Wednesday, April 28, 2010

Goodloe-Johnson at Thurgood Marshall PTSA meeting on April 29

Superintendent Maria Goodloe-Johnson will be at the Thurgood Marshall April PTSA General Meeting tomorrow. From the announcement:
Superintendent of Seattle Schools to address next PTSA General Meeting
Thursday, April 29 6:30–8pm in the cafeteria

Join us for our April PTSA General Meeting and a chance to hear from the Dr. Maria Goodloe-Johnson, Superintendent, and Robert Vaughan, Director of Advanced Learning, as they speak and answer questions about the school district's plans for our APP and ALO programs. Here is our opportunity to ask the tough questions about their vision for the future success of our school.
If you attend, please comment on this post to let others know your thoughts on the meeting and if there is any new information about the school district's plans for APP.

Update: Ben writes:
Here's what I got out of the meeting:

* Budget crisis? What budget crisis? Besides money isn't everything. Besides, ALO kids will benefit from being in a "less-dense poverty" situation. (So...just by being near "rich" kids, they'll do better?)

* The curriculum? Science instruction is already the same in Lowell and TM. Math instruction is already the same. Teachers are meeting to work on Language Arts stuff.
Other thoughts on the meeting? Was any new information given about the "district's plans for our APP and ALO programs"?

Update: Two more comments ([1] [2]) with details on the meeting. Worth reading.

Saturday, April 10, 2010

Kay Smith-Blum at Lowell and TM

Seattle School Board member Kay Smith-Blum met with parents at Lowell on April 5 and Thurgood Marshall on April 6. By request, here is a thread to discuss those meetings.

Lendlees offered a summary of the Lowell meeting in an early thread:
I was there this morning. KSB is a breath of fresh air. She was very forthright and blunt about the issues that are going on and the extent of her influence with the existing board.

She took copious notes about the issues we raised and is planning to bring them to her one on one with the Superintendent this week.

The issues we raised were:
  1. Lowell and TM should not be treated like other schools. We have unique programs that require special staffing not accounted for in the existing WSS formula. (example: you can't have .4 of a teacher)
  2. There is no curriculum for APP yet.
  3. We have very large class sizes (29 in 3rd/5th grade)
  4. We have a large number of split grades.
  5. Everyday Math is a terrible curriculum for APP and cannot be taught in a split class setting.
  6. Why are we getting penalized about lack of stimulus money this year when we didn't benefit from it last year.
  7. Just because Lowell looks 'successful' on the outside doesn't mean there aren't inherent issues that need extra support.
Kay is very much an advocate since her sons went through APP as well.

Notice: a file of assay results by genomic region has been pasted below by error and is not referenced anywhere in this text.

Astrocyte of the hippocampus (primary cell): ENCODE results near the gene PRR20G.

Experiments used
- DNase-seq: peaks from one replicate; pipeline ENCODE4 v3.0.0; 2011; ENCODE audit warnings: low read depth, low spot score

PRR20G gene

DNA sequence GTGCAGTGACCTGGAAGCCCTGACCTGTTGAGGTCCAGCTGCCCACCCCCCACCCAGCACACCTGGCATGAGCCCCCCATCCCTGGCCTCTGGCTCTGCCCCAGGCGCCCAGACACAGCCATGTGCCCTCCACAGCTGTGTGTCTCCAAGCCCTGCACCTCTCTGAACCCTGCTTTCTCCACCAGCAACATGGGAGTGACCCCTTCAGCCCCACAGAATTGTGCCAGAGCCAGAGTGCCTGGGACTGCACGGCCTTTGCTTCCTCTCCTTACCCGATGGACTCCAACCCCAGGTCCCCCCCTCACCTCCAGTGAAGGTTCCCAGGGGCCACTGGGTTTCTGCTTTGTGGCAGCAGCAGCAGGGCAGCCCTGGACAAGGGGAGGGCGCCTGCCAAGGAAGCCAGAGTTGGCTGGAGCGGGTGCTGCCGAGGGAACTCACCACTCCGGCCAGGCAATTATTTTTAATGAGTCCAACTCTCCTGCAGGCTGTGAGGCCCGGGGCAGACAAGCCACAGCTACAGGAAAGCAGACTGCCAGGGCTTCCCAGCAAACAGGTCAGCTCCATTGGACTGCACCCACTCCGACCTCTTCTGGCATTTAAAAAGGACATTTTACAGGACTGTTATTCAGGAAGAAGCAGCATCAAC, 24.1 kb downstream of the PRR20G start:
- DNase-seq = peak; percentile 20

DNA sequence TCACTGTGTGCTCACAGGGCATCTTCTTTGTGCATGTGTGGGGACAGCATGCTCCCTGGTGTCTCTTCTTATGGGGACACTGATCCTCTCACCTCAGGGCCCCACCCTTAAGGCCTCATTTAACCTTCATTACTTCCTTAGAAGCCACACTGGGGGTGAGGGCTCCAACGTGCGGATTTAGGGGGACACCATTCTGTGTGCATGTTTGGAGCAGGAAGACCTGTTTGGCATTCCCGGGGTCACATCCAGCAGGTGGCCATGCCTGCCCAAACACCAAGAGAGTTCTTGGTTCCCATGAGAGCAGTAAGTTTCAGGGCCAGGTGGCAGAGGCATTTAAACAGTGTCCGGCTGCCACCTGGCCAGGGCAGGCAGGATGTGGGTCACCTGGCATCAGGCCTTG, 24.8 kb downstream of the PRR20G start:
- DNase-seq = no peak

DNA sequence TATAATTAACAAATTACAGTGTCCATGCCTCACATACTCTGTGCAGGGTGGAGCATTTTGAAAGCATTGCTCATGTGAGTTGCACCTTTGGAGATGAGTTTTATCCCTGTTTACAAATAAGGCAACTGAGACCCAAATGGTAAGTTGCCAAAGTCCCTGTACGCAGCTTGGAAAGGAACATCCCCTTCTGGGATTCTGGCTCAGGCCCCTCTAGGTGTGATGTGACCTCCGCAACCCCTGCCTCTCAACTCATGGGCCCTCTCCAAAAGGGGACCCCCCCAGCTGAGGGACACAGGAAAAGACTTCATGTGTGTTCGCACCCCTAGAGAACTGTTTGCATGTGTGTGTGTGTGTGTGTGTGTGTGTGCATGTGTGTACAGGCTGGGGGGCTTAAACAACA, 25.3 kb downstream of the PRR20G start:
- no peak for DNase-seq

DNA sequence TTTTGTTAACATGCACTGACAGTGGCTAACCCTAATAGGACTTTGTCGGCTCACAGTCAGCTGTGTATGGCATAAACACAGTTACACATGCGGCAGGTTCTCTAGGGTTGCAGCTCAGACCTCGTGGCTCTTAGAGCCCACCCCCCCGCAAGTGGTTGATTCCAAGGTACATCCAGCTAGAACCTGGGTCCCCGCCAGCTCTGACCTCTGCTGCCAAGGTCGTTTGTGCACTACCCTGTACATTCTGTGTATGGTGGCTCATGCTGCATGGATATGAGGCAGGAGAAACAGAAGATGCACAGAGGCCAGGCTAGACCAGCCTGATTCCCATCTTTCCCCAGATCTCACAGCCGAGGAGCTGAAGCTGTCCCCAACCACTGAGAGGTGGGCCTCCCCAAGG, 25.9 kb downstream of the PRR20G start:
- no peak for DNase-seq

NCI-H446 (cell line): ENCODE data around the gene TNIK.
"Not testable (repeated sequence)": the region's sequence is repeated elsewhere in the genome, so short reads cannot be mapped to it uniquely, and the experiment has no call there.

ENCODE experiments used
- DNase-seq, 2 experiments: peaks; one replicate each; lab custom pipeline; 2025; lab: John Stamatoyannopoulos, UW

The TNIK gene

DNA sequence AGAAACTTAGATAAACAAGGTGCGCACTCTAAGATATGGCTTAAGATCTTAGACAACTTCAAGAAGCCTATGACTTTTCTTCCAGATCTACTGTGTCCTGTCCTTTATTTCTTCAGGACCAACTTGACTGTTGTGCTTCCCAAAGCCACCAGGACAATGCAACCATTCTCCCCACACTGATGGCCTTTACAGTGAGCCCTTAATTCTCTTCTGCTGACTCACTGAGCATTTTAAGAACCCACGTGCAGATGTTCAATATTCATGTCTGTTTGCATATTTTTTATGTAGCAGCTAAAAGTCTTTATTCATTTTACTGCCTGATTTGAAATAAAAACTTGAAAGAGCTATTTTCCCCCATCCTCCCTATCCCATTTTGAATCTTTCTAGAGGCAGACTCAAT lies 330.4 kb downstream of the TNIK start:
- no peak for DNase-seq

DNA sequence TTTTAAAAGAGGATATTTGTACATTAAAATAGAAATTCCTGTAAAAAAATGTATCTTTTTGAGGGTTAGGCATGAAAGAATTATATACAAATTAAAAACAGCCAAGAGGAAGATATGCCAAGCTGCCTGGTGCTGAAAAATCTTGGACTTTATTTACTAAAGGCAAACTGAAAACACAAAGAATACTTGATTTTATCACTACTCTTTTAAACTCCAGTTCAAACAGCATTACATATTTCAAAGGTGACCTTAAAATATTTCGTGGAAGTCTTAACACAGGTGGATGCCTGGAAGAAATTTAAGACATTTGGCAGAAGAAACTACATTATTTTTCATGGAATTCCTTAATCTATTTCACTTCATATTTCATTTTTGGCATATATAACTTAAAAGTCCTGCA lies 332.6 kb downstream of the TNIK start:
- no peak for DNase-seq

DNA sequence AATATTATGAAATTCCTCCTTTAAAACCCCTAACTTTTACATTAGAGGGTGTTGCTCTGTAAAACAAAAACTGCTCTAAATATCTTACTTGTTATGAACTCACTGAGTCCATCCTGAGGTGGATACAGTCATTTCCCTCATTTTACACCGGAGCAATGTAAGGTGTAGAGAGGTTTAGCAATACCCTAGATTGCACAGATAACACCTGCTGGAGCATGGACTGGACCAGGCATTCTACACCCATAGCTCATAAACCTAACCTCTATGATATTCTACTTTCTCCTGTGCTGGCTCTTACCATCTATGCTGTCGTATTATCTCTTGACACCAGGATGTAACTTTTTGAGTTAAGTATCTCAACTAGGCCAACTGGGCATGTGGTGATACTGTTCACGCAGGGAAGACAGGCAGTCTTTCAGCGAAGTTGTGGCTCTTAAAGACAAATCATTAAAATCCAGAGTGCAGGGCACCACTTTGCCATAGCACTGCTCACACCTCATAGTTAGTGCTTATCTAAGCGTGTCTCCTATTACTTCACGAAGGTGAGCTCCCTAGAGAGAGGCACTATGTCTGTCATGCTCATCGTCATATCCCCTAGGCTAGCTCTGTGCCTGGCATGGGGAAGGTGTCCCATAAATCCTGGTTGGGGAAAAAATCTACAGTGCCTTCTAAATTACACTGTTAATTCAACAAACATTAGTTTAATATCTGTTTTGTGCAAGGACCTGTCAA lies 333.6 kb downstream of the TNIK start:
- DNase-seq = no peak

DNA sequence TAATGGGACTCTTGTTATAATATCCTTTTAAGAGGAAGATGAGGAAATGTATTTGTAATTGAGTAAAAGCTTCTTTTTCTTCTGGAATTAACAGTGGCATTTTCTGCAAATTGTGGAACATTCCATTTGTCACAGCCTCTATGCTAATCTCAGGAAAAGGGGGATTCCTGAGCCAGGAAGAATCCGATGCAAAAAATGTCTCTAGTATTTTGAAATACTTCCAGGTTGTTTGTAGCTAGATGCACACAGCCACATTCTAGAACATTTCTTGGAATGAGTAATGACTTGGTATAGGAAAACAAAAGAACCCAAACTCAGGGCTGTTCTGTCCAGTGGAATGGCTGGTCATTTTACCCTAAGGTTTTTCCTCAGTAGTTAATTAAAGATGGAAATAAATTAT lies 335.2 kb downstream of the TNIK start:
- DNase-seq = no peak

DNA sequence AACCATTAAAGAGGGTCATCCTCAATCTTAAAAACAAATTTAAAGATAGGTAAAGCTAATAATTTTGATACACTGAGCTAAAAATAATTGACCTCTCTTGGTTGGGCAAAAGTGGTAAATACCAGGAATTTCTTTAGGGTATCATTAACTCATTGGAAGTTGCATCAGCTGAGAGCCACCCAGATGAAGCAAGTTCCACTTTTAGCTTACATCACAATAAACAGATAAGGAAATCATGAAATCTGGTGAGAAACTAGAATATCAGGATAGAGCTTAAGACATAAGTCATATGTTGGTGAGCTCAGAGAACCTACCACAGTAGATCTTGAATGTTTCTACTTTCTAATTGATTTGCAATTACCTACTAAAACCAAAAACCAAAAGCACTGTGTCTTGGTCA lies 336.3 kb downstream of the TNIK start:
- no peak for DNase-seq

Can others who were there please comment on and summarize the meetings?

Open thread

Discuss what you like!

Advisory Committee warns of threat to APP

An announcement of a recent APP Advisory Committee meeting on April 6 included this warning:
Seattle Public Schools is facing significant cuts in funding for all its schools ... We hope to discuss the status of proposed changes and how they might impact ... schools where APP is offered, and the program itself.
Stu commented ([1] [2]):
I've gotten more paranoid over this past year but I found the above sentence ... kind of disturbing. It almost implies that they're planning on moving/changing the APP schools . . . and the program.

Unfortunately, I believe the commitment to advanced learning really ends with ALO. This administration wants ALO in every school, possibly some Spectrum programs in each "cluster," but will look to end APP in the near future. Based on everything they've been doing, I don't see how APP fits in their plans. It takes the "smart" kids out of the neighborhood schools, where their scores would help curve things up a bit, and adds to the overall transportation costs. With APP gone, they get to cut transportation, staffing, buildings . . a whole lot of things.

Splitting the program, and ignoring the history of divided buildings, was the first step . . . I'd love to see it last but, on a personal level, don't believe our current 5th grader will ever get to Garfield.
SoundEndScribe later summarized the meeting, including saying this:
It wasn't long ... [until] the question of continued commitment to the APP program in particular was raised ... Bob Vaughn tried to reassure the parents that indeed there was a long-standing (30+yrs) and long-term commitment to advanced learning. He stopped short of saying that there was a long-term commitment to APP in its current form. He didn't say that change was imminent or inevitable but he also didn't say that it wasn't.
It sounds like this AC meeting was not discussing advocating for APP, so let's open a thread on that here. Is there anything parents can do?